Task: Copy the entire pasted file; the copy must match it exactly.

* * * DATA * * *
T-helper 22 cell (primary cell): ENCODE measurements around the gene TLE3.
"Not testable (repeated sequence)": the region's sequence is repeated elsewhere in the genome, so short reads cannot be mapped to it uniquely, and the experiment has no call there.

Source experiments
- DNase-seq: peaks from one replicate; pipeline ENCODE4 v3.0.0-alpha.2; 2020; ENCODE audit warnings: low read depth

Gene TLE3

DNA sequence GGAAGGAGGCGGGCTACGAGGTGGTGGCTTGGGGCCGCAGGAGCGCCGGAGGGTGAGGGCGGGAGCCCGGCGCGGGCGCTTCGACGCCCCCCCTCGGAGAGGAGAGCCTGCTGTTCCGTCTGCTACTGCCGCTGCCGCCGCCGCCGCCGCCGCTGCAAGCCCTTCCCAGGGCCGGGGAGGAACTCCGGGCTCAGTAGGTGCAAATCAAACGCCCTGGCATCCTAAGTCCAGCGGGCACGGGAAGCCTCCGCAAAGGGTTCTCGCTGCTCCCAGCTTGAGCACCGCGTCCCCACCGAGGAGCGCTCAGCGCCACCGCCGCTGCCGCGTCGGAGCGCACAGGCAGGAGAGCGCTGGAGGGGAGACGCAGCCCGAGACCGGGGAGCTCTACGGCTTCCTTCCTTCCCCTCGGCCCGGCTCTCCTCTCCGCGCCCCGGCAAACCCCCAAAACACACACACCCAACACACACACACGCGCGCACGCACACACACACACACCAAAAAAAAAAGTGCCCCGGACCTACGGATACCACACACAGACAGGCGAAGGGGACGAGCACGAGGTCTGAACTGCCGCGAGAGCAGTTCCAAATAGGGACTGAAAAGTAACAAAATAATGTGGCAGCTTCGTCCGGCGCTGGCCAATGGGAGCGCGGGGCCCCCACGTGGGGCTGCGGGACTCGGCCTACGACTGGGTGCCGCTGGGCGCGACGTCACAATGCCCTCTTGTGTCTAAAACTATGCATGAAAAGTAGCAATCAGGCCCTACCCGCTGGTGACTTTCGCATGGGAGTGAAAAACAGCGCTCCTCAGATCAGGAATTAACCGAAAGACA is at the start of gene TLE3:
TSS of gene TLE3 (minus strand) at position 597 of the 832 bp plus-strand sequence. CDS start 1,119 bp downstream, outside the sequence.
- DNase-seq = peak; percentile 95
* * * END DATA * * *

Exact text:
T-helper 22 cell (primary cell): ENCODE measurements around the gene TLE3.
"Not testable (repeated sequence)": the region's sequence is repeated elsewhere in the genome, so short reads cannot be mapped to it uniquely, and the experiment has no call there.

Source experiments
- DNase-seq: peaks from one replicate; pipeline ENCODE4 v3.0.0-alpha.2; 2020; ENCODE audit warnings: low read depth

Gene TLE3

DNA sequence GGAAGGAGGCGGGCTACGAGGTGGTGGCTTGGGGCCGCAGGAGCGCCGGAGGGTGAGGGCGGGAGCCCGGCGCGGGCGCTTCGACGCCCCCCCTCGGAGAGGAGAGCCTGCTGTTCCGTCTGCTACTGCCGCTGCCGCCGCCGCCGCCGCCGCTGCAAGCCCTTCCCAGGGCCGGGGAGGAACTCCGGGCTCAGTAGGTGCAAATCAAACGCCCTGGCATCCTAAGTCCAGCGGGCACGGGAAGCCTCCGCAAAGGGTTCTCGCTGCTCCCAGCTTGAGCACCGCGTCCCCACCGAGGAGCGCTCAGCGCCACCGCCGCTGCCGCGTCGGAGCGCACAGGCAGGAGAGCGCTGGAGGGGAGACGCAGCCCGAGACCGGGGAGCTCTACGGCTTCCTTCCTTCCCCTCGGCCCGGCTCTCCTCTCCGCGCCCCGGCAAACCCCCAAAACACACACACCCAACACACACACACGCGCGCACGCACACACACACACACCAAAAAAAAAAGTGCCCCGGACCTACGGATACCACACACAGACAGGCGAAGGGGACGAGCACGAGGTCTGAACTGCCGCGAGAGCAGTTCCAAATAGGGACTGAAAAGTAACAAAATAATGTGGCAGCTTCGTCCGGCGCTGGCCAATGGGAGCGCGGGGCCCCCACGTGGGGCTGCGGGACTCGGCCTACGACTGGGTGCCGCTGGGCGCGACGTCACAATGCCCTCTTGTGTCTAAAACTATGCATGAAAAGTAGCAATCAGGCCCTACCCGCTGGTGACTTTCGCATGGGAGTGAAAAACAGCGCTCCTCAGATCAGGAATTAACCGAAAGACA is at the start of gene TLE3:
TSS of gene TLE3 (minus strand) at position 597 of the 832 bp plus-strand sequence. CDS start 1,119 bp downstream, outside the sequence.
- DNase-seq = peak; percentile 95